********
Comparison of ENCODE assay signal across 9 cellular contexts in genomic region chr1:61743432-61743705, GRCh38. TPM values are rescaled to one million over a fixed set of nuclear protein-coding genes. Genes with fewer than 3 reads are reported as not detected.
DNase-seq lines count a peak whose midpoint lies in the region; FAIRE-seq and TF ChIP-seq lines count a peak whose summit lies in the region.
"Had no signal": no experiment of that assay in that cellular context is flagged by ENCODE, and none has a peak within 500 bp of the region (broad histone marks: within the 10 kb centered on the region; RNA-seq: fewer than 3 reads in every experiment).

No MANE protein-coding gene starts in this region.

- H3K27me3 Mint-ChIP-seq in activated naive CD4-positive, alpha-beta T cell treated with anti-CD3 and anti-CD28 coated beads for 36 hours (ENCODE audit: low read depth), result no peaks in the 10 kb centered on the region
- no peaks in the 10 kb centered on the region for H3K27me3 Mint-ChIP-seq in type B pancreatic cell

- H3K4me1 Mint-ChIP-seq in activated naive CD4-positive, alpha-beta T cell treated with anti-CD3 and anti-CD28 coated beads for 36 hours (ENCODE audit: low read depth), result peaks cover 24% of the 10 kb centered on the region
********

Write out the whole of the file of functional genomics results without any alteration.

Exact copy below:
Comparison of ENCODE assay signal across 9 cellular contexts in genomic region chr1:61743432-61743705, GRCh38. TPM values are rescaled to one million over a fixed set of nuclear protein-coding genes. Genes with fewer than 3 reads are reported as not detected.
DNase-seq lines count a peak whose midpoint lies in the region; FAIRE-seq and TF ChIP-seq lines count a peak whose summit lies in the region.
"Had no signal": no experiment of that assay in that cellular context is flagged by ENCODE, and none has a peak within 500 bp of the region (broad histone marks: within the 10 kb centered on the region; RNA-seq: fewer than 3 reads in every experiment).

No MANE protein-coding gene starts in this region.

- H3K27me3 Mint-ChIP-seq in activated naive CD4-positive, alpha-beta T cell treated with anti-CD3 and anti-CD28 coated beads for 36 hours (ENCODE audit: low read depth), result no peaks in the 10 kb centered on the region
- no peaks in the 10 kb centered on the region for H3K27me3 Mint-ChIP-seq in type B pancreatic cell

- H3K4me1 Mint-ChIP-seq in activated naive CD4-positive, alpha-beta T cell treated with anti-CD3 and anti-CD28 coated beads for 36 hours (ENCODE audit: low read depth), result peaks cover 24% of the 10 kb centered on the region